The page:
Nearly all Agri-Environmental Schemes (AES) offer stable annual payments over theduration of the contract. Yet AES are often intended to be a transition tool, designed totrigger changes in farming practices rather than to support them indefinitely. A decreasingsequence of payments thus appears particularly attractive as a reward structure for AES.The standard discounted utility model supports this notion by predicting that individualsshould prefer a decreasing sequence of payments if the total sum of outcomes is con-stant. Nevertheless, the literature shows that numerous mechanisms, such as increasingproductivity, anticipatory pleasure, and loss aversion, can, by contrast, incline individualsto favor an increasing sequence of payments. To understand the preferences of farmersfor different payment sequences, we propose a review of the mechanisms highlighted bythe literature in psychology and economics. We then test farmers’ preferences for stable,increasing or decreasing payments through a choice experiment (CE) survey. In this sur-vey, farmers are offered hypothetical contracts rewarding the planting of cover crops. Toreduce hypothetical bias, the choice cards were designed following repeated interactionswith local stakeholders. One hundred twenty-three French farmers, about 15% of thosecontacted, responded to the survey. Overall, farmers do not present a clear willingnessto depart from the usual stable payments. Nevertheless, 17% declare a preference for in-creasing sequences of payment. Moreover, we find a significant rejection of decreasingpayments by farmers with a lower discount rate or farmers more willing to take risks thanthe median farmer, contradicting the discounted utility model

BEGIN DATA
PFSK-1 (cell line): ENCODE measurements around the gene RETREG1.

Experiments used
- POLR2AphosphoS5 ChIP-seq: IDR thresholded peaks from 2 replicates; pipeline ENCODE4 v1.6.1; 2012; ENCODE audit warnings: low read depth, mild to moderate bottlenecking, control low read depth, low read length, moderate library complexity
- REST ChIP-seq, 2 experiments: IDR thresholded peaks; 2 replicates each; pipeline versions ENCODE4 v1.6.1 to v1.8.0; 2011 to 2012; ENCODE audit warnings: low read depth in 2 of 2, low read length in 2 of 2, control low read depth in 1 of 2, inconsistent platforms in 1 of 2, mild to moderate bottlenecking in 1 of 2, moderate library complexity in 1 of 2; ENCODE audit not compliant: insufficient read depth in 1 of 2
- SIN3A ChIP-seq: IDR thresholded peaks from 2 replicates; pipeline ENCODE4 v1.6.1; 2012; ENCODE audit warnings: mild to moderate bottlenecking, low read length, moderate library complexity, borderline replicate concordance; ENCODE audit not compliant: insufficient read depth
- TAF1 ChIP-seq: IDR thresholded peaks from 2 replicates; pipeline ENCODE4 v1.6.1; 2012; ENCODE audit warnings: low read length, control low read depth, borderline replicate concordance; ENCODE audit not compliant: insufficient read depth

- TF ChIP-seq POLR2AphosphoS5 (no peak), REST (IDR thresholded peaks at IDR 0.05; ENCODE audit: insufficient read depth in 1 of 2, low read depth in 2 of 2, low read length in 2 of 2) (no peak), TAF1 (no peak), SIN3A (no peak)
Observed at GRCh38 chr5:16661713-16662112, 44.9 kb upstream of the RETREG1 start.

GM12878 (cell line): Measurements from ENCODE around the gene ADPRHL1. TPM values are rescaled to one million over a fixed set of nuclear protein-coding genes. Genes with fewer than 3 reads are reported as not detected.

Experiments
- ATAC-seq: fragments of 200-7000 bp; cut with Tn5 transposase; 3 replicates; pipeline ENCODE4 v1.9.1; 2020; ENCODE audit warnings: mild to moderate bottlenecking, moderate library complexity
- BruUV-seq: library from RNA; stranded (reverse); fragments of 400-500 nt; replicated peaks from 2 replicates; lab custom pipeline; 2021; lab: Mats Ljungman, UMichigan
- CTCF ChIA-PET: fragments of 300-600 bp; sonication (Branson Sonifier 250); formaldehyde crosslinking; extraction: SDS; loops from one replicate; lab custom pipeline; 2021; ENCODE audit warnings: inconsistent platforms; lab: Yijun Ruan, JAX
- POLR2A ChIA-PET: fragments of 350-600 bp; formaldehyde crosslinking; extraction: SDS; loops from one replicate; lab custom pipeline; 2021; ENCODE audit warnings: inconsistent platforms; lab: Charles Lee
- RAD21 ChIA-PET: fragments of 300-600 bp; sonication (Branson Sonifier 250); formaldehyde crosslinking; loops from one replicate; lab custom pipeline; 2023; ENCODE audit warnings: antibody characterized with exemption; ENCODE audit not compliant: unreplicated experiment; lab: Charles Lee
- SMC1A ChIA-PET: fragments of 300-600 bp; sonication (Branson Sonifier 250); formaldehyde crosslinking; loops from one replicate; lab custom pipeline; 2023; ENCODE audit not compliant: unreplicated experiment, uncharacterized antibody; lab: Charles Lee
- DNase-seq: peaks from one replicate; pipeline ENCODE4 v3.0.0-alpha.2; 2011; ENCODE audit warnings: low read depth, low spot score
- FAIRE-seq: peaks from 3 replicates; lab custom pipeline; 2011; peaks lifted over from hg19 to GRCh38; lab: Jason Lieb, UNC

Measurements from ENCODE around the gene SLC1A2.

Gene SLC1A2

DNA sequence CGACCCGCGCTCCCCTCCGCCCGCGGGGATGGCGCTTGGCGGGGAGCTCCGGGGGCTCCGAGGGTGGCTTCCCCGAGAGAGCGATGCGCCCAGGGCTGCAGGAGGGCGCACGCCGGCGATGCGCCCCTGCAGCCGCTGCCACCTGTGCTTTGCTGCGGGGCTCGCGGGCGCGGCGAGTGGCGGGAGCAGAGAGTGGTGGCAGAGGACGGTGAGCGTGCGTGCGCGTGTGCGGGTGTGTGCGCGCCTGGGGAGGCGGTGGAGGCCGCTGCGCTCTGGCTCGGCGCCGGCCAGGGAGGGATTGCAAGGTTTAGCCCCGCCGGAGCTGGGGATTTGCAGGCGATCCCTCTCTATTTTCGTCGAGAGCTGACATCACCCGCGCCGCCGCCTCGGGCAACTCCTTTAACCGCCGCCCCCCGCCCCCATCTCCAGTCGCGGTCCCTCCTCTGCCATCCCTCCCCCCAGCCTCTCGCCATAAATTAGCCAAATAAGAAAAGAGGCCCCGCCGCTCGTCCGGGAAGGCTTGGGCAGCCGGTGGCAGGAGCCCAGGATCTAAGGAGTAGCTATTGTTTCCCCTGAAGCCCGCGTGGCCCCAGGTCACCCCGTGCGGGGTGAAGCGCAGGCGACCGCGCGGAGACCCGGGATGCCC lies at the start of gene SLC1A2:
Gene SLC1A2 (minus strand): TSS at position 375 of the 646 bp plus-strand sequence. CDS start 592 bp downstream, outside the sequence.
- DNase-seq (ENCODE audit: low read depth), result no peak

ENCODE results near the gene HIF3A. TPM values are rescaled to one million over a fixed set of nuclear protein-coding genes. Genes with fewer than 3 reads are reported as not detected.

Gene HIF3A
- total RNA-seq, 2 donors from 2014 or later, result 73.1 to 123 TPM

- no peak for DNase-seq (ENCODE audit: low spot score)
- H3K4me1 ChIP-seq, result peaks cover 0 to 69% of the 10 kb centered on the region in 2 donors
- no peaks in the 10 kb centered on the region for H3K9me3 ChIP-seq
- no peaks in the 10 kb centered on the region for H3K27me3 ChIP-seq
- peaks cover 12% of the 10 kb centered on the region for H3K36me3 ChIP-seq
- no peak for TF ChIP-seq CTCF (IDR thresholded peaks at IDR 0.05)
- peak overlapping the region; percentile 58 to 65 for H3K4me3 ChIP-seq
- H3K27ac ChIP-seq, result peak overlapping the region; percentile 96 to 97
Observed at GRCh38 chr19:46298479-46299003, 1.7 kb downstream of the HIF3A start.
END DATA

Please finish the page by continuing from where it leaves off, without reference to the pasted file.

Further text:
Do farmers prefer increasing, decreasing, or stable payments in Agri-Environmental Schemes?
7 July 2020